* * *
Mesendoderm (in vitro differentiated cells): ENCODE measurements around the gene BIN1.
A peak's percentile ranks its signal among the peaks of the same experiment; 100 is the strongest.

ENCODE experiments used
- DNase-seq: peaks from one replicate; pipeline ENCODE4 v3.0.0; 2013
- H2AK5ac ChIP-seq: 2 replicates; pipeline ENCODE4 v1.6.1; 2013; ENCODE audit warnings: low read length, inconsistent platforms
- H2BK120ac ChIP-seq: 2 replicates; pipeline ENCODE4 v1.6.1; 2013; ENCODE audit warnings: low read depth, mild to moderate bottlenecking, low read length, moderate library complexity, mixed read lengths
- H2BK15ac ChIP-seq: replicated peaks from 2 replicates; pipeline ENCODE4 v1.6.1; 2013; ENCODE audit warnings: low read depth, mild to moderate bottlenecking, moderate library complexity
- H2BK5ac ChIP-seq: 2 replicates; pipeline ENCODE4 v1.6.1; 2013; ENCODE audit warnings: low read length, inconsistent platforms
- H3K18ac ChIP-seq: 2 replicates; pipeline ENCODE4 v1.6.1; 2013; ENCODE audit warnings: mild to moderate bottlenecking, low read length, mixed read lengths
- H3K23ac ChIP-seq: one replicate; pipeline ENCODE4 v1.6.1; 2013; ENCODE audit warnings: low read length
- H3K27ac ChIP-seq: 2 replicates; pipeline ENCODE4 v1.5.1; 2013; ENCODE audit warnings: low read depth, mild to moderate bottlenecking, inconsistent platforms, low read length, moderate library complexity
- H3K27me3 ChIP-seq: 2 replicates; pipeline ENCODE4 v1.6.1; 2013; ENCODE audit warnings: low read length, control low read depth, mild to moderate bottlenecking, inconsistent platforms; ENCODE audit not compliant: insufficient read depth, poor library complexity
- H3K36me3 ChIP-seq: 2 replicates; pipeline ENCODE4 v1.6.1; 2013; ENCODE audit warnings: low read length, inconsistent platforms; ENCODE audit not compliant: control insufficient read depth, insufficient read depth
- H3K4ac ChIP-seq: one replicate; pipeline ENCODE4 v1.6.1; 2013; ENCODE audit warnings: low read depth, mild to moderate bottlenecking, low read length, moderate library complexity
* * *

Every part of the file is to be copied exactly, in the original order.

Mesendoderm (in vitro differentiated cells): ENCODE measurements around the gene BIN1.
A peak's percentile ranks its signal among the peaks of the same experiment; 100 is the strongest.

ENCODE experiments used
- DNase-seq: peaks from one replicate; pipeline ENCODE4 v3.0.0; 2013
- H2AK5ac ChIP-seq: 2 replicates; pipeline ENCODE4 v1.6.1; 2013; ENCODE audit warnings: low read length, inconsistent platforms
- H2BK120ac ChIP-seq: 2 replicates; pipeline ENCODE4 v1.6.1; 2013; ENCODE audit warnings: low read depth, mild to moderate bottlenecking, low read length, moderate library complexity, mixed read lengths
- H2BK15ac ChIP-seq: replicated peaks from 2 replicates; pipeline ENCODE4 v1.6.1; 2013; ENCODE audit warnings: low read depth, mild to moderate bottlenecking, moderate library complexity
- H2BK5ac ChIP-seq: 2 replicates; pipeline ENCODE4 v1.6.1; 2013; ENCODE audit warnings: low read length, inconsistent platforms
- H3K18ac ChIP-seq: 2 replicates; pipeline ENCODE4 v1.6.1; 2013; ENCODE audit warnings: mild to moderate bottlenecking, low read length, mixed read lengths
- H3K23ac ChIP-seq: one replicate; pipeline ENCODE4 v1.6.1; 2013; ENCODE audit warnings: low read length
- H3K27ac ChIP-seq: 2 replicates; pipeline ENCODE4 v1.5.1; 2013; ENCODE audit warnings: low read depth, mild to moderate bottlenecking, inconsistent platforms, low read length, moderate library complexity
- H3K27me3 ChIP-seq: 2 replicates; pipeline ENCODE4 v1.6.1; 2013; ENCODE audit warnings: low read length, control low read depth, mild to moderate bottlenecking, inconsistent platforms; ENCODE audit not compliant: insufficient read depth, poor library complexity
- H3K36me3 ChIP-seq: 2 replicates; pipeline ENCODE4 v1.6.1; 2013; ENCODE audit warnings: low read length, inconsistent platforms; ENCODE audit not compliant: control insufficient read depth, insufficient read depth
- H3K4ac ChIP-seq: one replicate; pipeline ENCODE4 v1.6.1; 2013; ENCODE audit warnings: low read depth, mild to moderate bottlenecking, low read length, moderate library complexity